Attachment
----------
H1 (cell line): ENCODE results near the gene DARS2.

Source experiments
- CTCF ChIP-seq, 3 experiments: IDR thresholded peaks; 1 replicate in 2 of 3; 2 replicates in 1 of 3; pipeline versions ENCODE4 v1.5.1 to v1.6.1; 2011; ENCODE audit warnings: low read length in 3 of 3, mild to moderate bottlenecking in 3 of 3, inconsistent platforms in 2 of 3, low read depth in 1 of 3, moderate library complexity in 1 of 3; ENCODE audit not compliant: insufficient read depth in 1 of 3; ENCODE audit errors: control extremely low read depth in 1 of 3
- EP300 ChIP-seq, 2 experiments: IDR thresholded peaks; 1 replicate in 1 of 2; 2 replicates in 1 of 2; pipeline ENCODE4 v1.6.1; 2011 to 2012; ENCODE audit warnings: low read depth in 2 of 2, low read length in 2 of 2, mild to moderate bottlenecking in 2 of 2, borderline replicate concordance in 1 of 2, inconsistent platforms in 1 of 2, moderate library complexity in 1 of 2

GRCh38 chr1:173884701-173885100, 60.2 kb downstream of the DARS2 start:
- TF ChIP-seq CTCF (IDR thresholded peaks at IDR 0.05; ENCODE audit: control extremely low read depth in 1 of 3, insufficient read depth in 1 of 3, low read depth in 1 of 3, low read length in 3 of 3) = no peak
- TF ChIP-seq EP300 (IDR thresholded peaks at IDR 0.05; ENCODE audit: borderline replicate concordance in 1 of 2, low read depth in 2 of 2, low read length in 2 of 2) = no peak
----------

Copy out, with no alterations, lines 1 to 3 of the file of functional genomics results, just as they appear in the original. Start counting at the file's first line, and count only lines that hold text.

H1 (cell line): ENCODE results near the gene DARS2.

Source experiments
- CTCF ChIP-seq, 3 experiments: IDR thresholded peaks; 1 replicate in 2 of 3; 2 replicates in 1 of 3; pipeline versions ENCODE4 v1.5.1 to v1.6.1; 2011; ENCODE audit warnings: low read length in 3 of 3, mild to moderate bottlenecking in 3 of 3, inconsistent platforms in 2 of 3, low read depth in 1 of 3, moderate library complexity in 1 of 3; ENCODE audit not compliant: insufficient read depth in 1 of 3; ENCODE audit errors: control extremely low read depth in 1 of 3